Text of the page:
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America's Children: Key National Indicators of Well-Being, 2021

Adolescent Injury and Mortality

Injury accounts for about 75% of adolescent deaths. Compared with younger children, adolescents ages 15–19 have much higher death rates overall and from injuries. Adolescents are much more likely to die from injuries sustained from motor vehicle traffic crashes and firearms than are younger children.86 The leading causes of nonfatal injury resulting in an emergency department (ED) visit also differ between adolescents and younger children. For example, the leading cause of adolescent nonfatal injury ED visits is being struck by or against an object or person, whereas for younger children, the leading cause of nonfatal injury ED visits is falls (see PHY7.A). In addition, ED visits for nonfatal injuries for adolescents more often result from violence, sports-related activities, or motor vehicle traffic crashes. In 2019, there were nearly 8,000 fatal injuries and 2 million ED visits for non-fatal injuries among adolescents.85

Indicator PHY8.A: Emergency department visit rates for adolescents ages 15–19 by leading causes of injury, 2017–2018
Indicator PHY8.A: Emergency department visit rates for adolescents ages 15–19 by leading causes of injury, 2017–2018

NOTE: Visits are the initial visit to the emergency department for the injury. "Struck" denotes injuries caused by being struck by or against an object or person, "overexertion" denotes injuries caused by excessive physical exercise or strenuous movements in recreational or other activities, and "cut or pierced" denotes injuries caused by cutting or piercing from instruments or objects.

SOURCE: National Center for Health Statistics, National Hospital Ambulatory Medical Care Survey.

  • In 2017–2018, the three leading causes of injury-related ED visits among adolescents were being struck by or against an object or person, falls, and motor vehicle traffic crashes.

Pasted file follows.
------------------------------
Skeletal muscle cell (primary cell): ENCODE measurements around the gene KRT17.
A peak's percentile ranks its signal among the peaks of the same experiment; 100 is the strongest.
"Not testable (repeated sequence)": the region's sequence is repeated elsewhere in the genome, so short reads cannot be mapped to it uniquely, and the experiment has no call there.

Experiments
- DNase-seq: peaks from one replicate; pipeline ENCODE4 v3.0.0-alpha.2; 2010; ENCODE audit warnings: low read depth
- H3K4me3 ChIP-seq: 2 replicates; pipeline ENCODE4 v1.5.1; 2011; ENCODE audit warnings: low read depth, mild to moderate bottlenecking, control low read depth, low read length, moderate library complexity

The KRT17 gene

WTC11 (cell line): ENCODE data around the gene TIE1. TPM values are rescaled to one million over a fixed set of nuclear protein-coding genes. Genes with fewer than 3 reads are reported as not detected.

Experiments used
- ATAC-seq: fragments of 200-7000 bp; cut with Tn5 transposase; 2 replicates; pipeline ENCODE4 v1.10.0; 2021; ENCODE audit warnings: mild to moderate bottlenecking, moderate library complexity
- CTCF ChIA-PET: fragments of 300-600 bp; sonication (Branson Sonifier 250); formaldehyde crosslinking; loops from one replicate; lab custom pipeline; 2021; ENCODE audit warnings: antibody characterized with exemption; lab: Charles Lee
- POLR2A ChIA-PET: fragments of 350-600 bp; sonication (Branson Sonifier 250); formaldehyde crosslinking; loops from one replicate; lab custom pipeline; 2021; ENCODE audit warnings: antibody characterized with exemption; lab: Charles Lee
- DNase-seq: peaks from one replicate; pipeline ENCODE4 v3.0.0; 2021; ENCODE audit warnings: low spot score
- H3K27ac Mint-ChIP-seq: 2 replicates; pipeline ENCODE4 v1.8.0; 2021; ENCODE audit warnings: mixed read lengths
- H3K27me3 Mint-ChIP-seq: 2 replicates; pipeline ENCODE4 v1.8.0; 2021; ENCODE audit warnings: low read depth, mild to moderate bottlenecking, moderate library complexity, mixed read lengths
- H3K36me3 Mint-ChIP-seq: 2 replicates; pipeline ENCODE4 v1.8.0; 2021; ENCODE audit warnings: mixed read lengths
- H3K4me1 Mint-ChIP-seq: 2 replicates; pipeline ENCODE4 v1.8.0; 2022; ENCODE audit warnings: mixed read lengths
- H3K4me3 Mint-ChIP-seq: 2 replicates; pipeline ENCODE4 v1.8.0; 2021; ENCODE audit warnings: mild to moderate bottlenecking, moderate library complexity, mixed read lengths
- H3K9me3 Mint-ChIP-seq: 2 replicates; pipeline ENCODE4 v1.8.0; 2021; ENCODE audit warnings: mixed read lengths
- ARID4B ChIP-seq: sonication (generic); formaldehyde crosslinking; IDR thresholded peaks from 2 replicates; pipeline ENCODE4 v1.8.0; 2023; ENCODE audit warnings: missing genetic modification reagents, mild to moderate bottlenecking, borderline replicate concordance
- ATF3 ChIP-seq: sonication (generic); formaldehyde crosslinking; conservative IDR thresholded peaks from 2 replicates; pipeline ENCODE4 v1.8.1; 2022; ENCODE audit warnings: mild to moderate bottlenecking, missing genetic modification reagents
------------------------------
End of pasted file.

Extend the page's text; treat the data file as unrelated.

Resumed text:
• Injury-related ED visits among adolescents ages 15–19 from being struck by or against an object or person (26 visits per 1,000), falls (19 visits per 1,000), and motor vehicle traffic crashes (14 visits per 1,000) accounted for more than one half of the injury-related ED visits for this age group in 2017–2018.
  • Injuries caused by overexertion resulted in 6 ED visits per 1,000 adolescents ages 15–19 in 2017–2018.
  • Injuries resulting from cutting or piercing from instruments or objects accounted for 5 ED visits per 1,000 adolescents ages 15–19 in 2017–2018.
  • Motor vehicle traffic injuries were the leading mechanism of injury deaths among adolescents ages 15–19 prior to 2016. In 2016, there was no statistically significant difference between deaths related to motor vehicle traffic injuries and firearm injuries. However, beginning in 2017, firearm-related injury deaths (14 deaths per 100,000 in 2019) became more common than motor vehicle traffic deaths (10 deaths per 100,000 in 2019).

Indicator PHY8.B: Death rates among adolescents ages 15–19 by all causes and all injury causes and selected mechanisms of injury, 2009–2019
Indicator PHY8.B: Death rates among adolescents ages 15–19 by all causes and all injury causes and selected mechanisms of injury, 2009–2019

SOURCE: National Center for Health Statistics, National Vital Statistics System.

Indicator PHY8.C: Injury mortality rates among adolescents ages 15–19 by manner of intent and gender, 2019
Indicator PHY8.C: Injury mortality rates among adolescents ages 15–19 by manner of intent and gender, 2019

NOTE: The manner of intent involves whether the injury was purposefully inflicted (if it can be determined) or unintentional. If the injury is deemed intentional, it is further classified as self-inflicted (suicide) or inflicted on another person (homicide).

SOURCE: National Center for Health Statistics, National Vital Statistics System.

  • The death rate for motor vehicle traffic injuries declined by 5 points, from 15 deaths per 100,000 in 2009 to 10 deaths per 100,000 in 2019 among adolescents ages 15–19.
  • After a period of stability from 2009 to 2013, firearm death rates increased by 4 points, from 10 deaths per 100,000 in 2013 to 14 deaths per 100,000 in 2019 among adolescents ages 15–19.
  • The unintentional injury (accident) death rate in 2019 was higher among male adolescents (23 deaths per 100,000) than among female adolescents (10 deaths per 100,000). The homicide rates also were higher among males than females (15 deaths per 100,000 and 3 deaths per 100,000, respectively), as were the suicide rates (16 deaths per 100,000 and 5 deaths per 100,000, respectively).








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85 Centers for Disease Control and Prevention. WISQARS—Web-based Injury Statistics Query and Reporting System [Online]. http://www.cdc.gov/injury/wisqars

86 Curtin, S. C., Heron, M., MiniƱo, A. M., & Warner, M. (2018). Recent increases in injury mortality among children and adolescents aged 10–19 years in the United States: 1999–2016. National Vital Statistics Reports, 67(4), 1–16.